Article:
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congestive forms of the disease, not to the non-conges- cesses or cysts of an equal amount. In this way every tive.
force is exactly balanced and a most perfect compensaThese results were applied to the theory that a tion is afforded for the change in volumes. change in the form of the crystalline lens was one of the By a relaxation of the muscles the liquid would recauses of glaucoma. It has been shown that the lens treat from the lens into the reservoirs, again filling the progressively increases in size throughout life. He com- space made vacant by the flattening of the lens. pares the treatment of acute glaucoma by iridectomy to The lens also is nourished at each effort of accomthe relief of strangulated hernia by operation.
modation for a near object from a far one. By allowing
too long an interval to elapse between such movements SYMPATHETIC OPHTHALMITIS-STUDY
there may be a cause for disease for which the remedy HUNDRED CASES.- Mr. Nettleship (British Medical would be at once apparert. Journal, March 20,) gives a report on two hundred cases of sympathetic ophthalmitis. From a study of these he INTERSTITIAL KERATITIS, DentAL MALFORMAreached the following conclusions:
TION, AS RELATED TO HEREDITARY SYPHILIS.-Dr. A. The excision of the exciting eye soon after the W. Baker (Ophthal, Review, Nov.) presents a study of onset of the sympathetic inflammation had not been fifty cases of interstitial keratitis. In two of these the proved to have any marked effect on the progress of the keratitis was not typical. In these two the teeth were sympathetic disease, it certainly did not increase its normal. In the remaining forty-eight cases Hutchinson's severity.
“syphilitic” teeth were present thirty-one times. The Mercury seemed to have little effect on the disease. teeth were noted as doubtful or suspicious in three cases,
Iridectomy, performed on the sympathizing eye early normal in seven, and no note taken in seven cases. in the disease, was thought to be less unfavorable than is In the forty-one cases of diffuse interstitial keratitis usually held.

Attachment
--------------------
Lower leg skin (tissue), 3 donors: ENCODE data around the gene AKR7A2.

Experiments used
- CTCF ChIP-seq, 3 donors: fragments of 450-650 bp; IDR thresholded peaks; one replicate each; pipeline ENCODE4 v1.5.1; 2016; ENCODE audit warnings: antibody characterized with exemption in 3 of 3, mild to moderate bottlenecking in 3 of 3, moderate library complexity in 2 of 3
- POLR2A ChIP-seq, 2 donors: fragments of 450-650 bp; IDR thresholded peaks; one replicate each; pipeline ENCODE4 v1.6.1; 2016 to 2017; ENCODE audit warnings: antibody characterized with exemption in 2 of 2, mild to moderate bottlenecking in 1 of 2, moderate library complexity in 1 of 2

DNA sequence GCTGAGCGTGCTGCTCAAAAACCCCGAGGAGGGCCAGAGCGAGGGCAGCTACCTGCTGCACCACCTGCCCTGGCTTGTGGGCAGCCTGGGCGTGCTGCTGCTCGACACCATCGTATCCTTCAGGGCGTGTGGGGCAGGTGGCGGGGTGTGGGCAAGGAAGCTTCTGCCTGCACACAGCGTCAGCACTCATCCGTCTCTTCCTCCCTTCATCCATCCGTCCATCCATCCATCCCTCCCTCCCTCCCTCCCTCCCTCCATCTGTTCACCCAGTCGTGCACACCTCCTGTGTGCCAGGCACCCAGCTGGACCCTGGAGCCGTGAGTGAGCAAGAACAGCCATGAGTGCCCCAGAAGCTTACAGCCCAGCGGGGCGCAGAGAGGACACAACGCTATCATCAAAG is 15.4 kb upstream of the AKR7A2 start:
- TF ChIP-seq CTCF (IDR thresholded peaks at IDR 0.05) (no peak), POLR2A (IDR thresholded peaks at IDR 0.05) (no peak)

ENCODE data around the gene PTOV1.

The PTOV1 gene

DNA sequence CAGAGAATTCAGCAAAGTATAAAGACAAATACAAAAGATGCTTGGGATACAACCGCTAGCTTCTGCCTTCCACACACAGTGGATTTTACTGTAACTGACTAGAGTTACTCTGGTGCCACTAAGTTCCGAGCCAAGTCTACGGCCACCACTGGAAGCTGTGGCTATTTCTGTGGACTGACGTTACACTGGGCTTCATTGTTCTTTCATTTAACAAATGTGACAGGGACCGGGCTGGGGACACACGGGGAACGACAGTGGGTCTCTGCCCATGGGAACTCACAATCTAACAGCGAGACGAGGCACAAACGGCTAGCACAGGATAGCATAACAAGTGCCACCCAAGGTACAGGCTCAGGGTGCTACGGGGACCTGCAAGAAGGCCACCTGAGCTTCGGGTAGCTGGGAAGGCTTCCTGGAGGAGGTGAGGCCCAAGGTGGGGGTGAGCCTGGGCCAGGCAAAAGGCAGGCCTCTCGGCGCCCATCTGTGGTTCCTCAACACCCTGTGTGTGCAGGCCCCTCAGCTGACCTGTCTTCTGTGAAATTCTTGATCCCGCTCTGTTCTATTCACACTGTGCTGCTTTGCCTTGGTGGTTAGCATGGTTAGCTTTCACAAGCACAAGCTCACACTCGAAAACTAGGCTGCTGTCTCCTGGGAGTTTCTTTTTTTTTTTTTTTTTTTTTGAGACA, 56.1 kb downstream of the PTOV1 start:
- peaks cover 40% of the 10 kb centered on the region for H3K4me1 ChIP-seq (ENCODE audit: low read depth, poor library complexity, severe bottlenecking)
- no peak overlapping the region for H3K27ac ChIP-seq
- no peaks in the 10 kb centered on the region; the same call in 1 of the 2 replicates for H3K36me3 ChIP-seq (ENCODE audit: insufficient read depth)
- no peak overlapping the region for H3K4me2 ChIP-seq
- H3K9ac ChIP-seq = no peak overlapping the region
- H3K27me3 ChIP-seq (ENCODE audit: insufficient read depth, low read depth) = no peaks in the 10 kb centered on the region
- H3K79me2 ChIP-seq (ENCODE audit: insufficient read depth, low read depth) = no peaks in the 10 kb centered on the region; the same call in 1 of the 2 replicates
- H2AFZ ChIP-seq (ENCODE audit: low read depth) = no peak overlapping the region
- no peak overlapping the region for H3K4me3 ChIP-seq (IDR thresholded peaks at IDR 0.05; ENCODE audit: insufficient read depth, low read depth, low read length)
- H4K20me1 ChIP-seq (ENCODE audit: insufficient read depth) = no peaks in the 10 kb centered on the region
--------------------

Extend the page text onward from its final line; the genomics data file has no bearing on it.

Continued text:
where the teeth were examined, thirty-one individuals It was found that sympathetic inflammation rarely were found with the typical syphilitic deformity of their occurred unless the exciting eye had been perforated. teeth, three had suspicious teeth, and only seven pos
Only a dozen cases occurred more than a year after sessed absolutely normal teeth. the primary injury, etc. In eighteen the interval was a Hutchinson's teeth were therefore present in more month or less.
than seventy-five per cent. of the cases examined. The proportion of cases of blindness was greater in In twenty of the forty-eight cases of keratitis there the cases showing the longer interval than those showing was other definite evidence of syphilis aside from the the shorter.
keratitis and condition of the teeth. In the remaining In thirty cases the sympathetic inflammation had set twenty-eight cases there was no definite history of syphiin after the removal of the injured eye. In five cases lis. But in no case was it certain that there was no the interval was from four to eight weeks. In all cases syphilis. Thus, in more than forty-one per cent. of the the exciting eye had been wounded and left in the socket cases of diffuse interstitial keratitis, evidence of heredilong enough to excite the disease. It was concluded
tary syphilis was satisfactory, and in the remaining that the wounded eye was the cause of the sympathetic cases no other cause could be assigned. attack rather than the operation for its removal. On Thus it appears that hereditary syphilis is an efficient these cases more than half recovered entirely.